Dew It, or Don't Dew It?

Apocryphally it is called a 'dew' claw because it skims the top of the grass when a dog walks, thereby coming into contact with the morning dew that sits atop the blades of grass. The real root of the name is unknown, but may have the same origin as dewlap, and relate to a lack of obvious purpose. There is great debate over whether or not dew claws should be surgically removed or left intact.

Only the hind dew claws, which are rarely found on Beardies, are true dew claws. Those on the front legs are actually vestigial toes complete with bone and the equivalent of the human thumb. The nail does need to be trimmed just like the other toenails. Because of the position of the claw, left untrimmed, it can grow so long that it curves round and can become ingrown, causing a lot of pain and potentially infection. Dogs that exercise at speed and on uneven ground, such as a working dog would do, though can wear down the nail just as well as the rest of the nails. In other dogs, the type of exercise or a higher location on the leg prevents contact with the ground so the nail cannot be worn down naturally. It's important to keep these claws trimmed regularly. It's easy to forget them, especially on long haired dogs, such as Beardies, where the hair covers the toe. Left untrimmed, the quick will also grow longer which will make it harder to keep the toenails properly trimmed. If this happens you have to gradually shorten the nail over several sessions so the quick has time to recede. Dew claws that are too long can make it easier for the dog to catch one in the brush when he's running around outside while working or playing. The dew claw is attached to the leg with muscle and bone. Sometimes if the nail gets caught the leg can be torn as the dog struggles to free himself.

Not all dogs are born with dew claws, some only have them on the front leg and other breeds have them on all four legs. Some breeds can have two dew claws on one or more legs. When a dog has a two on a single leg, it's called double dew claw. Some dog breeds are required to have back dew claws if they are being shown in the ring because it's part of the standard for that breed. Although not all dogs use their dew claw, some dogs use them to hold onto bones, toys, balls or other things they play with or chew on. Some breeds like the Basenji, the New Guinea Singing Dog and the Catahoula Leopard Dog are able to climb trees almost as well as a cat, and they use their dew claws to grasp the tree bark as they climb. Back dew claws are more common in breeds like the Great Pyrenees, Saint Bernard and Briard. It's believed the toenail on the back legs of the Great Pyrenees and other dogs that were bred to work in snow or rough terrain aids may give them greater stability. Slow motion video can show the front dew claws touching the ground as a dog makes sharp turns or rounds corners at speed.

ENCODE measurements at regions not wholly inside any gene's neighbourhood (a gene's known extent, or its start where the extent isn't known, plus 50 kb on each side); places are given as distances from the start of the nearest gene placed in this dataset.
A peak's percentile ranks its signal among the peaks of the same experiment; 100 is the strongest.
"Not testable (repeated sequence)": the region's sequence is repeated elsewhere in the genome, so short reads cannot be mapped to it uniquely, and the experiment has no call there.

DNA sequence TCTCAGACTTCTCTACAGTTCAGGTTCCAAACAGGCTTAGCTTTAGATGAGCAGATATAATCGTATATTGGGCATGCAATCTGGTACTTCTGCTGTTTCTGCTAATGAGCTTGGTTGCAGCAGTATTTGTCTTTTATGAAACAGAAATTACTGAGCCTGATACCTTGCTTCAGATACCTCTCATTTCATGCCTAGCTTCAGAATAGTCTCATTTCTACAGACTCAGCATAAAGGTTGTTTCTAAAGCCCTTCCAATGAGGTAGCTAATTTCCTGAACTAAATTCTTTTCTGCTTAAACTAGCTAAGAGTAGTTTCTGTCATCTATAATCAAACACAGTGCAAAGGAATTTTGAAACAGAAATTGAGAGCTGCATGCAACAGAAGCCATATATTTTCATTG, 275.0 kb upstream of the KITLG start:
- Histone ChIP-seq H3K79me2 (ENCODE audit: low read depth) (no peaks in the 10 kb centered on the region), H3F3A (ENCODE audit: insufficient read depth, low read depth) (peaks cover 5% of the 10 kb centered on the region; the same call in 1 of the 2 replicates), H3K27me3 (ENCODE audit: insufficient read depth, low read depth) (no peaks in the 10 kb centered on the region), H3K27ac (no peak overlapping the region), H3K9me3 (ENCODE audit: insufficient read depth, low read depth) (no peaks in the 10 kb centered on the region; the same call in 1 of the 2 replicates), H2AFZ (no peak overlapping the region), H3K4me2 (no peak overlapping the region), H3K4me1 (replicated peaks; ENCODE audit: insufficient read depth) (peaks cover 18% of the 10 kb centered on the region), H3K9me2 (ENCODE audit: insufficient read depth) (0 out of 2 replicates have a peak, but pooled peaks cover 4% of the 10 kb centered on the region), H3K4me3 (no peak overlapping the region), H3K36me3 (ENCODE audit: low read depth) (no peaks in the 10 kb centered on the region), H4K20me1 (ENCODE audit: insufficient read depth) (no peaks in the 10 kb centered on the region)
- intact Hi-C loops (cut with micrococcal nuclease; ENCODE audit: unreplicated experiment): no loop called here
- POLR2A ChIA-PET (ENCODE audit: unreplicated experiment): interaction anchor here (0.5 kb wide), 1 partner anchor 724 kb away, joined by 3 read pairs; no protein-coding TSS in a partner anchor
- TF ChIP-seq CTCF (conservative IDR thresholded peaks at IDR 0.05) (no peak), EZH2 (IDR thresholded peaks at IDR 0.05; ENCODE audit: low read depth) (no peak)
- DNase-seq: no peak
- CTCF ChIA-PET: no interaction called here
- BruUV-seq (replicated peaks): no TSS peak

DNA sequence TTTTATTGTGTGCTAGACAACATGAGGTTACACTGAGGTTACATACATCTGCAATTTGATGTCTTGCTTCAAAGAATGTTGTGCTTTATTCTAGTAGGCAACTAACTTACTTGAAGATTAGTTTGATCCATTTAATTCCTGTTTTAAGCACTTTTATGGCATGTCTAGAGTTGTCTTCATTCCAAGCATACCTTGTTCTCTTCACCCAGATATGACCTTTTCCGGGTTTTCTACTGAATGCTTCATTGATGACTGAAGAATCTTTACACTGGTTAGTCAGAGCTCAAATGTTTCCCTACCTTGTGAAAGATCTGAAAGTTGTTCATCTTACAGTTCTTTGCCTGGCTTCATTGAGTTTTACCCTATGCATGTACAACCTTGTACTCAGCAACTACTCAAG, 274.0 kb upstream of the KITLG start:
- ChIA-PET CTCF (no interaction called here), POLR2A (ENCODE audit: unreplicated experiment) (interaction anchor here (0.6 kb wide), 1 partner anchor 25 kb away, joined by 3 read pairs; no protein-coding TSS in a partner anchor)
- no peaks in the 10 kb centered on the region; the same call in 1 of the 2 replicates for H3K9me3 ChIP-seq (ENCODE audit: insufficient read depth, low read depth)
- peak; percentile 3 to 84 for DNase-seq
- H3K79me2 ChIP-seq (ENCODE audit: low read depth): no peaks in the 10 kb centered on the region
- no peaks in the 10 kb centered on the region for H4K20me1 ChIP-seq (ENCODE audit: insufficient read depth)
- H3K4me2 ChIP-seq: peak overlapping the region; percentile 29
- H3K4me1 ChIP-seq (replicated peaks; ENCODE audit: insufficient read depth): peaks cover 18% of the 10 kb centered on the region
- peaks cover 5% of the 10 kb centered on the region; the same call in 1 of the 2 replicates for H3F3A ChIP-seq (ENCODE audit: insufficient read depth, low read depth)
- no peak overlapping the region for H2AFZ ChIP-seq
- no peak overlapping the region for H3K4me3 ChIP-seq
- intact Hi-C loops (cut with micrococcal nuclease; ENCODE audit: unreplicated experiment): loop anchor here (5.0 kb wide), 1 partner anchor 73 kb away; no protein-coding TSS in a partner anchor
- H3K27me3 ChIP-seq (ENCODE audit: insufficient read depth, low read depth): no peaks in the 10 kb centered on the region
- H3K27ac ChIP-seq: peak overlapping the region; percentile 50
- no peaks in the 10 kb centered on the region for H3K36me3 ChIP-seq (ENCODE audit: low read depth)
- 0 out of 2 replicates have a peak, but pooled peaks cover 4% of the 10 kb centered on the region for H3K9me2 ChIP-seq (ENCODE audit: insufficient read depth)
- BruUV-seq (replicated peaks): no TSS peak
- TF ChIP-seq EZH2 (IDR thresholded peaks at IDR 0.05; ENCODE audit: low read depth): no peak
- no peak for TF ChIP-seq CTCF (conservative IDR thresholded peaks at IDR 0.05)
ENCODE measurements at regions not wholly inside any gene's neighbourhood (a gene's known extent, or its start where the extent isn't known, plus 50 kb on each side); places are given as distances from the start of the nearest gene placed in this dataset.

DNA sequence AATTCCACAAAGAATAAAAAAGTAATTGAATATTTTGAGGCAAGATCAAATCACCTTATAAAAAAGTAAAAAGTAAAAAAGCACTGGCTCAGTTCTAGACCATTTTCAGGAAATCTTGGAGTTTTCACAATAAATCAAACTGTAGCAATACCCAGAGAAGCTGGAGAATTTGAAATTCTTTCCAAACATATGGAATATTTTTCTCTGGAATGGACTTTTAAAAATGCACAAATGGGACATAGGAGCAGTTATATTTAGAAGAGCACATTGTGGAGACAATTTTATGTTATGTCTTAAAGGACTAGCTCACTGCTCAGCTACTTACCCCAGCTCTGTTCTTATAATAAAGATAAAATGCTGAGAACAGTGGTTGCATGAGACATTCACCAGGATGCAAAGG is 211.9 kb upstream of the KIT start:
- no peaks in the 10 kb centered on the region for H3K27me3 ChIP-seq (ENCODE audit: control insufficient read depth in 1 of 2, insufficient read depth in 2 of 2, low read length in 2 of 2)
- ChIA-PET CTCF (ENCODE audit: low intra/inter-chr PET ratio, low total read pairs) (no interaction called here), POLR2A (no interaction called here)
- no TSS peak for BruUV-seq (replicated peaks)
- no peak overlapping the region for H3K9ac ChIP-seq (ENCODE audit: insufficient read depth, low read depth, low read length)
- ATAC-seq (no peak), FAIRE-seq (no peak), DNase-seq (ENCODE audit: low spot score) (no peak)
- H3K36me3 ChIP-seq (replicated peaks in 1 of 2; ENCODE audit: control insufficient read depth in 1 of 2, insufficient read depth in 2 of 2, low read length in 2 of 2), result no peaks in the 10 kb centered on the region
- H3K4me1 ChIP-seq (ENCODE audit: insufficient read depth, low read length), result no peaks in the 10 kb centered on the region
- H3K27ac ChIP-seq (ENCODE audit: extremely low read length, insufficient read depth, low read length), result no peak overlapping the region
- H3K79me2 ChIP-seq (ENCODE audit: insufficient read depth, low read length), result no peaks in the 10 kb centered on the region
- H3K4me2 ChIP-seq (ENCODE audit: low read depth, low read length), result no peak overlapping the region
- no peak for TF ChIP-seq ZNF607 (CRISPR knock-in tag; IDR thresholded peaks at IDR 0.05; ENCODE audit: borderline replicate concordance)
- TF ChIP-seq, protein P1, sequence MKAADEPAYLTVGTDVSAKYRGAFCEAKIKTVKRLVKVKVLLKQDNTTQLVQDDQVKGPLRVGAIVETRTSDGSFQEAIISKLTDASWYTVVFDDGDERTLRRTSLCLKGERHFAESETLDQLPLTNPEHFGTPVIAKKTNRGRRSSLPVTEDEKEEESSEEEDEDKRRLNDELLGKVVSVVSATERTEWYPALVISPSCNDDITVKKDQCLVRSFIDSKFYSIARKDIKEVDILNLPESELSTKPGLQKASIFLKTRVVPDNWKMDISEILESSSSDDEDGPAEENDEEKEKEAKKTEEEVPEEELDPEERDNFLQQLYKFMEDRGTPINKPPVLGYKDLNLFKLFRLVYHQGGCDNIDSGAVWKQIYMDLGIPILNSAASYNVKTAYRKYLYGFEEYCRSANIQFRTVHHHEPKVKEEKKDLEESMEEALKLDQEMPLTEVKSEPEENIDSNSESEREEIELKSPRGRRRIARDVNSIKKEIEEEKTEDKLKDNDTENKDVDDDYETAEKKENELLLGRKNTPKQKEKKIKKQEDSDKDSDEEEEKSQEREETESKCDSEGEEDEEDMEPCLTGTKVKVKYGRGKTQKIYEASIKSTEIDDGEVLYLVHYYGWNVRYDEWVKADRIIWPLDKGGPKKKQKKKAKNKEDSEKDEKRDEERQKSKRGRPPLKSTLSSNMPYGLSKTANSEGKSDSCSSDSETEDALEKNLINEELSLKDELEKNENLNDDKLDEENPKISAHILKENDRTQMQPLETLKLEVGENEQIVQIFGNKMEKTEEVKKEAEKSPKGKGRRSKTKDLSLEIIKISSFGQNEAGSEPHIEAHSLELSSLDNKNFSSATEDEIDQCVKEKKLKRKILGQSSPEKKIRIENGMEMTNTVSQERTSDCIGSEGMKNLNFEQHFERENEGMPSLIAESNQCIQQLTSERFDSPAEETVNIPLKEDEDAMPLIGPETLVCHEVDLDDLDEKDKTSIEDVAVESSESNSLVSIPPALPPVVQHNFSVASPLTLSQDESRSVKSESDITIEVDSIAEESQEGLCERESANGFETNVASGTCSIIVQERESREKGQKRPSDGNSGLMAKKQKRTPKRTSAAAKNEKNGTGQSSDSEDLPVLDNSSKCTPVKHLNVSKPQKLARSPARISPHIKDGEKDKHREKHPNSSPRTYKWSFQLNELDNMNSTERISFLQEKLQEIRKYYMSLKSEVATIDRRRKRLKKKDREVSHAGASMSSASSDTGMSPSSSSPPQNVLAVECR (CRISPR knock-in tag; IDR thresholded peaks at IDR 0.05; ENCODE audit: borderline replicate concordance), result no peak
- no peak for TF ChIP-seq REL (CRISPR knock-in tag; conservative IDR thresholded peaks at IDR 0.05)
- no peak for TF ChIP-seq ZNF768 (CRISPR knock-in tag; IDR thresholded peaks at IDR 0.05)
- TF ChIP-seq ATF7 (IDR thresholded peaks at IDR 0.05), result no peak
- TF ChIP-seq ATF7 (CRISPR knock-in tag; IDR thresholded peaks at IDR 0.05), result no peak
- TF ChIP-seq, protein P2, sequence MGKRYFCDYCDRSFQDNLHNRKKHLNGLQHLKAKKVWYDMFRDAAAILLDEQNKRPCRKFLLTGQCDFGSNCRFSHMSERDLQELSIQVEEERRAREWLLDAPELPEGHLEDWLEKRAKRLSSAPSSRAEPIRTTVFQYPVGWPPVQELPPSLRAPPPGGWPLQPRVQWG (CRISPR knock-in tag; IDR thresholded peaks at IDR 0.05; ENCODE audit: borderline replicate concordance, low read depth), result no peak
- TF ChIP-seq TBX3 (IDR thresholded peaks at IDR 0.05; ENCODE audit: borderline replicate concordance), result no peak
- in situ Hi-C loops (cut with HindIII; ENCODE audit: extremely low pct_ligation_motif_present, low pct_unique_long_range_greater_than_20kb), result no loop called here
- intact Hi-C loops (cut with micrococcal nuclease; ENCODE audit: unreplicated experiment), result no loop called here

Many people feel that removing dew claws is unnecessary and even cruel, as the procedure can be painful. Many breeders opt to have the dew claws removed on puppies when they are just a few days old. This means an unnecessary trip to the vet, possibly exposing the pups and dam to disease and stress. Not to mention trying to keep those little puppies warm enough during travel and procedure time. Hopefully the veterinarian will use a local anesthetic to numb the area. Betadine or some other antiseptic wash will be used to clean the site. Then the dew claw is cut off and most often a single suture is applied to hasten the healing process. Sometimes the bone is crushed and the appendage is tied off and left to fall off on its own. Of course with any surgical procedure there is always the risk of infection once the puppies return home. In some cases the dew claws can regrow if the procedure is not done correctly, and most vets have not learned to do this in veterinary school. Usually regrowth happens in the first year, but sometimes they grow back — often under the skin — later in life. In some countries, removing dew claws is an illegal procedure.

The breeders of my first Beardies had their puppies' dew claws removed, so I did the same when I had my first litter of puppies. Then I purchased a Beardie puppy from a breeder who opted not to have the dew claws removed. She did early on, but hasn't done so for the past fifteen years. I have to agree with her, the procedure is barbaric and unnecessary! As time passed, I was amazed at how often I've seen this Beardie use her 'thumbs'. She uses them to hold her bully sticks and toys, and you can feel it grip your hand when she offers you her paw. I've learned to clip the nail of the dew claw and have never had an issue whether she runs agility or herds sheep. I've since become a convert, and opted not to have the dew claws removed on a recent litter. The puppy I kept from this litter also uses her 'thumbs' and you can see and feel her grip on her toys. I'm now a convert and will keep the dew claws intact.

Of course this is a personal choice, but if you are a breeder please give it some thought if you decide to 'dew' it and remove the dew claws.

Thumbs up from Sparkle and Karma!

Maryann Szalka